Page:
51. Rogan N, Serafimovski T, Dolenec M, Tasev G, Dolenec T (2009) Heavy metal contamination of paddy soils and rice (Oryza sativa L.) from Kočani Field (Macedonia). Environ Geochem Health 31:439–451CrossRefPubMedGoogle Scholar
  52. Romanyuk ND, Rigden DJ, Vatamaniuk OK, Lang A, Cahoon RE, Jez JM, Rea PA (2006) Mutagenic definition of a papain-like catalytic triad, sufficiency of the N-terminal domain for single-site core catalytic enzyme acylation, and C-terminal domain for augmentative metal activation of a eukaryotic phytochelatin synthase. Plant Physiol 141(3):858–869CrossRefPubMedPubMedCentralGoogle Scholar
  53. Ruotolo R, Peracchi A, Bolchi A, Infusini G, Amoresano A, Ottonello S (2004) Domain organization of phytochelatin synthase. Functional properties of truncated enzyme species identified by limited proteolysis. J Biol Chem 279:14686–14693CrossRefPubMedGoogle Scholar
  54. Sauge-Merle S, Cuine S, Carrier P, Lecomte-Pradines C, Luu DT, Peltier G (2003) Enhanced toxic metal accumulation in engineered bacterial cells expressing Arabidopsis thaliana phytochelatin synthase. Appl Environ Microbio 69:490–494CrossRefGoogle Scholar
  55. Schmöger MEV, Oven M, Grill E (2000) Detoxification of arsenic by phytochelatins in plants. Plant Physiol 122:793–802CrossRefPubMedPubMedCentralGoogle Scholar
  56. Shri M, Dave R, Dwivedi S, Shukla D, Kesari R, Tripathi RD, Trivedi PK, Chakrabarty D (2014) Heterologous expression of Ceratophyllum demersum phytochelatin synthase, CdPCS1, in rice leads to lower arsenic accumulation in grain. Sci Rep 4:5784CrossRefPubMedPubMedCentralGoogle Scholar
  57. Song WY, Yamaki T, Yamaji N, Ko D, Jung KH, Fujii-Kashino M, An G, Martinoia E, Lee Y, Ma JF (2014) A rice ABC transporter, OsABCC1, reduces arsenic accumulation in the grain. Proc Natl Acad Sci USA 111:15699–15704CrossRefPubMedPubMedCentralGoogle Scholar
  58. Syed NH, Kalyna M, Marquez Y, Barta A, Brown JW (2012) Alternative splicing in plants–coming of age. Trends Plant Sci 17:616–623CrossRefPubMedPubMedCentralGoogle Scholar
  59. Trotta E (2014) On the normalization of the minimum free energy of RNAs by sequence length. PLoS ONE 9:e113380CrossRefPubMedPubMedCentralGoogle Scholar
  60. Vatamaniuk OK, Mari S, Lu YP, Rea PA (1999) AtPCS1, a phytochelatin synthase from Arabidopsis : isolation and in vitroreconstitution. Proc Natl Acad Sci USA 96:7110–7115CrossRefPubMedPubMedCentralGoogle Scholar
  61. Vatamaniuk OK, Mari S, Lang A, Chalasani S, Demkiv LO, Rea PA (2004) Phytochelatin synthase, a dipeptidyltransferase that undergoes multisite acylation with γ-glutamylcysteine during catalysis. J Biol Chem 279(21):22449–22460CrossRefPubMedGoogle Scholar
  62. Vivares D, Arnoux P, Pignol D (2005) A papain-like enzyme at work: native and acyl-enzyme intermediate structures in phytochelatin synthesis. Proc Natl Acad Sci USA 102:18848–18853CrossRefPubMedPubMedCentralGoogle Scholar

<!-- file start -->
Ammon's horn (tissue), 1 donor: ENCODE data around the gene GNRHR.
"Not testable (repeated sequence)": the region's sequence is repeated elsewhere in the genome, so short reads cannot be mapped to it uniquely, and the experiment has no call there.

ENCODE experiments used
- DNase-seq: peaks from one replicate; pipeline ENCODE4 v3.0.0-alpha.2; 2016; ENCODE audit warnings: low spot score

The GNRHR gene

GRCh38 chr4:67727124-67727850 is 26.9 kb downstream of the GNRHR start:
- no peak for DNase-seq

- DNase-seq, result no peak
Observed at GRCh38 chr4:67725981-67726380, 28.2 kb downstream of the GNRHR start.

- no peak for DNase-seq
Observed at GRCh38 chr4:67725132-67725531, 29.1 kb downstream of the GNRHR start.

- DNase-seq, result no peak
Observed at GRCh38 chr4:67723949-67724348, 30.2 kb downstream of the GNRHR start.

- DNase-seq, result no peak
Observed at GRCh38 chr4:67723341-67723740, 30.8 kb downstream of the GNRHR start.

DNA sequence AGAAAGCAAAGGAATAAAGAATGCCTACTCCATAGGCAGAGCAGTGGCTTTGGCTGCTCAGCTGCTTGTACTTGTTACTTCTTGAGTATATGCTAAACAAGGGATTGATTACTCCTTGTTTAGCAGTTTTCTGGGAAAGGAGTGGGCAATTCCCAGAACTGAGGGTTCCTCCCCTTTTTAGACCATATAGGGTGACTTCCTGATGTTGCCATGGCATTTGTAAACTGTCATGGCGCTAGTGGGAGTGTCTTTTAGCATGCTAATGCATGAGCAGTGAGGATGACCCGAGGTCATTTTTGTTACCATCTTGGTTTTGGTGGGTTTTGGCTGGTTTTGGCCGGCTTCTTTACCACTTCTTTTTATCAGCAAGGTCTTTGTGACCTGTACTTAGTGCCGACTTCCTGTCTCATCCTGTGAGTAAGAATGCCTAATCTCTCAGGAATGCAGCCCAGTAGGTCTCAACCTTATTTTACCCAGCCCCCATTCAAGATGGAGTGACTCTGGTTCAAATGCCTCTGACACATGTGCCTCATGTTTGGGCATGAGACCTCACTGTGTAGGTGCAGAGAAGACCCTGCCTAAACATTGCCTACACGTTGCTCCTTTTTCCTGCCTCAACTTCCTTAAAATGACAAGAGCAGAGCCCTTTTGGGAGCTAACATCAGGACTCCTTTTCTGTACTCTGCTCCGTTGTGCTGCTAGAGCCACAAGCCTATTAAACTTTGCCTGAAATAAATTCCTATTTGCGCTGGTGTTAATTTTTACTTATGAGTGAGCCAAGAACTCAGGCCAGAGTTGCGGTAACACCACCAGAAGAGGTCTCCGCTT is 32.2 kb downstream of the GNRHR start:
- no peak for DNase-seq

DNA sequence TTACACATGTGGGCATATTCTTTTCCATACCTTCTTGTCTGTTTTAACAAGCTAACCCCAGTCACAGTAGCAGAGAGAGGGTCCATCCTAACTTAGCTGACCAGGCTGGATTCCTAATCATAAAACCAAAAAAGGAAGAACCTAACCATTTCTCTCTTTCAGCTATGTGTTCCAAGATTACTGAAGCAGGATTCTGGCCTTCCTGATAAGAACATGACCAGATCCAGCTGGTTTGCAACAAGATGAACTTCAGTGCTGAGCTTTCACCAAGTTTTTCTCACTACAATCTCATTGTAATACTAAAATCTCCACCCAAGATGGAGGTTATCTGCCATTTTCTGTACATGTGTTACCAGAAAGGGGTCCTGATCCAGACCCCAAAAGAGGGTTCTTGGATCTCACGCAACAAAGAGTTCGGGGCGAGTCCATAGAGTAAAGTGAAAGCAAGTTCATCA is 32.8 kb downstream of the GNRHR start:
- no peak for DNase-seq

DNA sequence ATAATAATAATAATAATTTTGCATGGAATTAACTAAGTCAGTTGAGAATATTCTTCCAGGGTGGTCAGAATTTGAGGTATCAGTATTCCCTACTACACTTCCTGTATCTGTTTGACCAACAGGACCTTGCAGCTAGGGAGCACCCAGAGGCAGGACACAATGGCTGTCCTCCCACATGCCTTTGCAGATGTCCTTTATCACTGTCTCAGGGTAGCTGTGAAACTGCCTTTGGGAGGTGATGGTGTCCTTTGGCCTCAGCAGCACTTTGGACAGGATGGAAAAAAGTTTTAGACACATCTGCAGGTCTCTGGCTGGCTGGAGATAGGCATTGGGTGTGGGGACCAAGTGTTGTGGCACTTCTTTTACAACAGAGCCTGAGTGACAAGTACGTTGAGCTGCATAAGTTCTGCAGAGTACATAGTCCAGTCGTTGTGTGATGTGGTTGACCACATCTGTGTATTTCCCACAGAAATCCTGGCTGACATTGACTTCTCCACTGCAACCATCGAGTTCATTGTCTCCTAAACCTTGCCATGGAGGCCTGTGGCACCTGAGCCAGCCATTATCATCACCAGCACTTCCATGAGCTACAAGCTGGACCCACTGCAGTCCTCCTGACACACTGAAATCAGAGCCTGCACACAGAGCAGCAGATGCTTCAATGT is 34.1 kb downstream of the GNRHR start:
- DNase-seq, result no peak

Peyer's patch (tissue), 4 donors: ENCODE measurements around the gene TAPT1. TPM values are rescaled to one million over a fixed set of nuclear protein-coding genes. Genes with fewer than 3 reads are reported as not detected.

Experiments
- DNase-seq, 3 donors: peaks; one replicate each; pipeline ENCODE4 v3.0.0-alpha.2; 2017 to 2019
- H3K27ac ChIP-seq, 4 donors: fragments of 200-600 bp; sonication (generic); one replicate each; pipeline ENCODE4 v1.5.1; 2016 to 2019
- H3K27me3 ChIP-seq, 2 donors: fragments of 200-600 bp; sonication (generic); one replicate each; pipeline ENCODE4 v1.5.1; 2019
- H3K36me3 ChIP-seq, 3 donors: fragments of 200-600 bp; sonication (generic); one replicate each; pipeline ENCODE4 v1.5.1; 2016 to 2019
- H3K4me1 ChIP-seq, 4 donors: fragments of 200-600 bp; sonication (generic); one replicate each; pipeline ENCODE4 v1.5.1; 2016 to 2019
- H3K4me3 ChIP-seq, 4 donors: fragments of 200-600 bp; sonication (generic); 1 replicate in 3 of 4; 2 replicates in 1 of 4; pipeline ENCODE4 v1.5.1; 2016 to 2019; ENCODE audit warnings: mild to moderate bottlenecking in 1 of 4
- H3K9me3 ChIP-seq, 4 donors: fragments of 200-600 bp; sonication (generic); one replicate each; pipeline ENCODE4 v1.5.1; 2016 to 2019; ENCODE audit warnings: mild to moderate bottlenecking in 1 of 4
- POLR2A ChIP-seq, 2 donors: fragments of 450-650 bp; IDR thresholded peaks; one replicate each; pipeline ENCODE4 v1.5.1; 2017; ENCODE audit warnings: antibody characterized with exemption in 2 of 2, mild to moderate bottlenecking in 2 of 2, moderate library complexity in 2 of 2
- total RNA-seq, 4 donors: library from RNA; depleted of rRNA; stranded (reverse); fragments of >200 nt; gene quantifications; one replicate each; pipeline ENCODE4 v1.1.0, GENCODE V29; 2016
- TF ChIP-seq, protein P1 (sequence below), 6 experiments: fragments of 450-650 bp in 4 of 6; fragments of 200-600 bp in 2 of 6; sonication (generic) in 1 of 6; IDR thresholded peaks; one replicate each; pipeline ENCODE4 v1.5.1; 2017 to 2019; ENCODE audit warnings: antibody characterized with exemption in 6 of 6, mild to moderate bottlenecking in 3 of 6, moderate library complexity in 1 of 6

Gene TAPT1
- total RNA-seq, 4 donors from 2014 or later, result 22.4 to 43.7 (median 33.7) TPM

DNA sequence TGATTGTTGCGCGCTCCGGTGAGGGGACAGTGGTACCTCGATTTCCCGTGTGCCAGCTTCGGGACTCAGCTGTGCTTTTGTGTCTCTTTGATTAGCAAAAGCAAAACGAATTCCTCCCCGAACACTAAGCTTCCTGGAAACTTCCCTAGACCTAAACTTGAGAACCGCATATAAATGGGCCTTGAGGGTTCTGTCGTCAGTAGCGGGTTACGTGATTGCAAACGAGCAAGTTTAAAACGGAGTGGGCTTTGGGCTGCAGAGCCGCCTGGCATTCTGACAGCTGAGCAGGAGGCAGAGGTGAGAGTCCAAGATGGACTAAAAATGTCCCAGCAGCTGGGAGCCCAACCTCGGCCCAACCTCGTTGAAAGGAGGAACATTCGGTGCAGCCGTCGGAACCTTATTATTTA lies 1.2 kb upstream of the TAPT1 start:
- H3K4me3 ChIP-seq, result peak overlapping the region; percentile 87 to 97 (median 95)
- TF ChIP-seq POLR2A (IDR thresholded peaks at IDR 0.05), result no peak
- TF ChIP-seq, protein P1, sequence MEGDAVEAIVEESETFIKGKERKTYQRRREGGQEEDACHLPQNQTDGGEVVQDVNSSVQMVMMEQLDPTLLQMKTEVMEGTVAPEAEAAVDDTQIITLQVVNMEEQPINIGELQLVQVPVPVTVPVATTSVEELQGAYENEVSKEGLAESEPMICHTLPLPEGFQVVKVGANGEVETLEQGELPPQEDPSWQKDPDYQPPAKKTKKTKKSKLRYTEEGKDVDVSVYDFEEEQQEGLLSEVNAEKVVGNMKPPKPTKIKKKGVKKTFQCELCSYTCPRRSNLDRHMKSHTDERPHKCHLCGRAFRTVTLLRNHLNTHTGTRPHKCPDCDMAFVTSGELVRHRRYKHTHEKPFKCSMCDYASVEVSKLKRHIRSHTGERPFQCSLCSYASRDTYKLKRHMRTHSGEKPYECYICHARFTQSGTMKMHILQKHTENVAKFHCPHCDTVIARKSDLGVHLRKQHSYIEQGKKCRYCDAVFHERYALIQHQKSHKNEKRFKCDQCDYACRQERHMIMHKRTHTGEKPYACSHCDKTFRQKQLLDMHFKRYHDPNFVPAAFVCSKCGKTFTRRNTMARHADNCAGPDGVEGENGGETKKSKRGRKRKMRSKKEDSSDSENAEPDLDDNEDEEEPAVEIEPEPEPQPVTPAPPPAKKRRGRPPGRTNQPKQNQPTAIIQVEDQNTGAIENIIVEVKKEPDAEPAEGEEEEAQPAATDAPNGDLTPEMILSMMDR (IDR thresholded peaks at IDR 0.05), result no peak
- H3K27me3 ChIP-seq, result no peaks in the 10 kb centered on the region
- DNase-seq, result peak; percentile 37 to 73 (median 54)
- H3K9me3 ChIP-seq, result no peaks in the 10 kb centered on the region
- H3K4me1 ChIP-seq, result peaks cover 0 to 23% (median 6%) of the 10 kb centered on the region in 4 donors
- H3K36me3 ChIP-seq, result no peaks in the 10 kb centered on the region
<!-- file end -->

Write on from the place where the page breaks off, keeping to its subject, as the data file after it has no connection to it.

63. Vogeli-Lange R, Wagner GJ (1990) Subcellular localization of cadmium-binding peptides in tobacco leaves. Implications of a transport function for cadmium-binding peptides. Plant Physiol 92:1086–1093CrossRefPubMedPubMedCentralGoogle Scholar
  64. Wang BB, Brendel V (2006) Genome-wide comparative analysis of alternative splicing in plants. Proc Natl Acad Sci USA 103:7175–7180CrossRefPubMedPubMedCentralGoogle Scholar
  65. Williams PN, Lei M, Sun GX, Huang Q, Lu Y, Deacon C, Meharg AA, Zhu YG (2009) Occurrence and partitioning of cadmium, arsenic and lead in mine impacted paddy rice: Hunan, China. Sci Total Environ 43:637–642CrossRefGoogle Scholar
  66. Wu J, Kang JH, Hettenhausen C, Baldwin IT (2007) Nonsense mediated mRNA decay (NMD) silences the accumulation of aberrant trypsin proteinase inhibitor mRNA in Nicotiana attenuata. Plant J 51:693–706CrossRefPubMedGoogle Scholar
  67. Zenk MH (1996) Heavy metal detoxification in higher plants - a review. Gene 179:21–30CrossRefPubMedGoogle Scholar
  68. Zhang BH, Pan XP, Cox SB, Cobb GP, Anderson TA (2006) Evidence that miRNAs are different from other RNAs. Cell Mol Life Sci 63:246–254CrossRefPubMedGoogle Scholar
  69. Zheng R, Chen Z, Cai C, Tie B, Liu X, Reid BJ, Huang Q, Lei M, Sun G, Baltrėnaitė E (2015) Mitigating heavy metal accumulation into rice (Oryza sativa L.) using biochar amendment-a field experiment in Hunan, China. Environ Sci Pollut Res 22:11097–11108CrossRefGoogle Scholar
  70. Zhu J, Krainer AR (2000) Pre-mRNA splicing in the absence of an SR protein RS domain. Genes Dev 14:3166–3178CrossRefPubMedPubMedCentralGoogle Scholar
  71. Zhu YG, Williams PN, Meharg AA (2008) Exposure to inorganic arsenic from rice: a global health issue? Environ Pollut 154:169–171CrossRefPubMedGoogle Scholar

Copyright information

© Springer Science+Business Media Dordrecht 2017

Authors and Affiliations

  1. 1.Department of BiotechnologyIndian Institute of Technology KharagpurKharagpurIndia
  2. 2.Department of GeneticsBidhan Chandra Krishi ViswavidyalayaMohanpurIndia
  3. 3.Plant Molecular Biology and Biotechnology Laboratory, Faculty of Veterinary and Agricultural SciencesUniversity of MelbourneParkvilleAustralia

Personalised recommendations